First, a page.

It’s all quiet on Ayodhya front, or so it seems. Actually, a dispute that has been going on for nearly a century, maybe longer, cannot suddenly come to an end because of a verdict by a court. All that the Hindus have received is less than two acres of land, which is neither here nor there, on which they are supposed to build a “grand” temple of Sri Rama.
Can you really erect a “grand” temple or even a small one on less than two acres of land? What kind of temple will it be? And what happens, it egged on by secularists who are always looking for trouble and have perfected the art of fishing in troubled waters, force the Muslims to reject the verdict and agitate for the entire piece of land? They have done it elsewhere in the world; they can do it here. And we shall be left with a narrow strip of land on which even Hanumanji will hesitate to descend.
It is time, we Hindus started thinking big, which, for some reason, we seem unable to do. This entire nation is ours, not just a strip of land in Ayodhya, for which we seem to be fighting as if it was the last piece of land on earth. If we must have Ayodhya, let us have a whole city, not a two-acre piece, which is actually smaller than many bungalows in Delhi. We should plan for a big Ayodhya, on the lines of the Vatican in Rome, which is not just a city, but a sovereign country with its own flag, its own army, its own ambassador (including one in New Delhi, right in front of Ashoka Hotel in Chanakyapuri), all owing allegiance to the Pope, and through him, to Jesus Christ.
We should go in for our Hindu Vatican, a city of 15 or 20 miles in radius, or a square of 30 x 30 or 40 x 40 miles, where Lord Rama will be king for ever. If the Catholics can have their own holy city, why not Hindus, who are much older a religious community and much more sophisticated than the Catholics. So we should aim at something, something much bigger than a narrow strip of crowded property to which at least there is one other claimant, breathing down our neck, and with whom we shall have to share this property till kingdom come.
We have agitated long enough for this tiny sliver of land. Let us now aim at a real holy city of Ayodhya on the banks of the Saryu, a city bigger than Vatican, with a temple much more splendid than St Peter’s Cathedral in Rome. Hindus are a nation and they must have a holy city worthy of their size and antiquity. A great nation must have a great magnificent city of its own, instead of wasting our time on tiny pieces of land here and there, as if we were no better than beggars.
Twenty five years ago, I was in Rome as a guest of the government and they were kind enough to take me round Italy, including, of course, Rome. I combined that trip with visits to nearly a dozen countries in Europe, all of them Christian countries though not all of them Catholic. Wherever I went, I made it a point to visit their cathedrals and churches, for that is where the soul of a country resides. The soul of every nation is spiritual, not political, for that is what keeps it going year after year, and century after century, though politicians think that it is they who run the country and keep it going. Every year, when the British Parliament starts its session, the first thing the MPs do is to visit the Westminster Abbey for prayers. This is the real source of its strength and this is where most statesmen are buried. India’s spiritual strength – from which you derive your political muscle – lies in Ayodhya, not New Delhi, for Delhis come and go, while Ayodhya is immortal.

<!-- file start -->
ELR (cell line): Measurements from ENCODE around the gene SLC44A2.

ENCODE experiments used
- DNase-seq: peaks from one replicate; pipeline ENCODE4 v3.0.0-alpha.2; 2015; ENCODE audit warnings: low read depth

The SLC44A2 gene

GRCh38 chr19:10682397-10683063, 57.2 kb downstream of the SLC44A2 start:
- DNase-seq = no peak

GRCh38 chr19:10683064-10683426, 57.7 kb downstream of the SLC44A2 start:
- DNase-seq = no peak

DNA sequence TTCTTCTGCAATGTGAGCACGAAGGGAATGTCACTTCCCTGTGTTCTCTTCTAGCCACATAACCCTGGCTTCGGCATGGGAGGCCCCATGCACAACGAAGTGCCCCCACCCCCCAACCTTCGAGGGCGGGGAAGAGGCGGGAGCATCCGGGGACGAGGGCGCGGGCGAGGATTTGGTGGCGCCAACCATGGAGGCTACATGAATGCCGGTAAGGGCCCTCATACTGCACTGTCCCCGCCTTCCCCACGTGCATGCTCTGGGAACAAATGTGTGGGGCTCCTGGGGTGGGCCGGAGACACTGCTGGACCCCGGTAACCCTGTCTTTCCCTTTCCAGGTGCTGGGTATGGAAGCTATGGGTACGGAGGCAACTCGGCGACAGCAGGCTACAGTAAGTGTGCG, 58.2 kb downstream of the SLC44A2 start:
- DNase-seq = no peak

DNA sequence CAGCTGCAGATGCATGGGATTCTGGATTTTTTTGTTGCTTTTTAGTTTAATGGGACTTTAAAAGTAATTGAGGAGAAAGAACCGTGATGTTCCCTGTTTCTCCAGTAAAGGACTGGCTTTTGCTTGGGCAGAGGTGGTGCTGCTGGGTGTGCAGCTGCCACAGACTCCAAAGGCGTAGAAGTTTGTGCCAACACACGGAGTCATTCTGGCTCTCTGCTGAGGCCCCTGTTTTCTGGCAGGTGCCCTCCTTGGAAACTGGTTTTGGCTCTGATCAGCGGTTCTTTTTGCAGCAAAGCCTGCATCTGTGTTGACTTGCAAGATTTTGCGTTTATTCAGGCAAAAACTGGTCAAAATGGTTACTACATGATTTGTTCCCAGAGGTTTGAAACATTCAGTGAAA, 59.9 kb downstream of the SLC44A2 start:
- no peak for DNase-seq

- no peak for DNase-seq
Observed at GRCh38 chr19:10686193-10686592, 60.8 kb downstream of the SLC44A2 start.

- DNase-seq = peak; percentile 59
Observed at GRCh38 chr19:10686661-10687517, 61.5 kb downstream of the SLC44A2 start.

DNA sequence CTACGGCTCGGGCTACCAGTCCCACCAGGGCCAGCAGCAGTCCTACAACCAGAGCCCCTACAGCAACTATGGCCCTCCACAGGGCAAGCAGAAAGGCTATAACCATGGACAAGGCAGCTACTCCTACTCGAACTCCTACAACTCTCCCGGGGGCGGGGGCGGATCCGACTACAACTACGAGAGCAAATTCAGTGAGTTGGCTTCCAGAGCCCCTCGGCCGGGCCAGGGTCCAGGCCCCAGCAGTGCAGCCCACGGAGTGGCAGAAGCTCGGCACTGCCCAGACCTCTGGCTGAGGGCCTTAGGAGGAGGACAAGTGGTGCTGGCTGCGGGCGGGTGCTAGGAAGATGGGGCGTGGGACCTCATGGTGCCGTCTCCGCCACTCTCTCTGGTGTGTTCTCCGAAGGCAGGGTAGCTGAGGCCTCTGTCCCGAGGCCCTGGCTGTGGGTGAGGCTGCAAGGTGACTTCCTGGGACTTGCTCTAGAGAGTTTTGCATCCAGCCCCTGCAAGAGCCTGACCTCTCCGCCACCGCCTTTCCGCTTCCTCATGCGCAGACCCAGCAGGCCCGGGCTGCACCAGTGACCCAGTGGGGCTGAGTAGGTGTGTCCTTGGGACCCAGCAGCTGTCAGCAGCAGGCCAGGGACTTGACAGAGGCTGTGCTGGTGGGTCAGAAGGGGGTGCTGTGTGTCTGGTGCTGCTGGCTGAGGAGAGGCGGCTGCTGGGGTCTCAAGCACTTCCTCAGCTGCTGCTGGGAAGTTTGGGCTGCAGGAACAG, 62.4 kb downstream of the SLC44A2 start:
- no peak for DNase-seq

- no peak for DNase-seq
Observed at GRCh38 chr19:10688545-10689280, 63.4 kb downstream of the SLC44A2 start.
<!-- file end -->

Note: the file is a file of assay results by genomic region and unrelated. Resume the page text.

I spent three days in the Vatican and lived in one of the hotels lining the road to the great collonnade. Just behind me were the quarters of monks who used to get up early in the morning – about 3 A.M. – to pray and perform their religious rites after which they would visit St Peter’s cathedral for morning services.
Rome is very pleasant in the morning, as there is no traffic, except the usual morning walkers and an occasional cart pulled by a donkey carrying vegetables and fruits to the market. Occasionally, you came across long lines of priests singing softly as they made their way towards the cathedral for morning prayers. I used to watch them from my bedroom in the hotel, waiting for my morning tea.
It was then that I thought of Ayodhya as a Hindu Vatican, a city of peace and divine blessings, the spiritual capital of the Hindus. Hindus, you must remember, are a nation, not just a religious community, as many would have us believe. Ayodhya would be to Hindus what the Vatican is to Catholics, and Mecca to Muslims. Ayodhya is a right place for the spiritual capital of the Hindus, for it is both a holy city as well as the ancient capital of Lord Rama, thus combining spiritual heft with political history, just as the Vatican does.
This is not something that can be attained overnight, for, as they say, Rome was not built in a day. But we can work towards it and create public, that is, national awareness for it. Let us by all means have a temple in Ayodhya but this can only be a start. The real movement should be for a grand Hindu capital, not just a Hindu temple. The temple can be the focus of the capital, as St Peter’s is, but it is not enough.
Above all, we must start thinking big, for we are a big nation, and we are also slowly becoming a powerful international community. No matter where you go, you come across Hindus everywhere. There are now millions of them scattered around the globe, from Europe to Australia, and their number is growing. When you travel, you see them everywhere – at airports, banks and restaurants, you see them running governments and offices and research laboratories. One sure way of brining them together is to have a holy capital, a capital fit for the Gods. And the capital has to be a big one, for as I said, Hindus are a big nation, and will one day rule the world.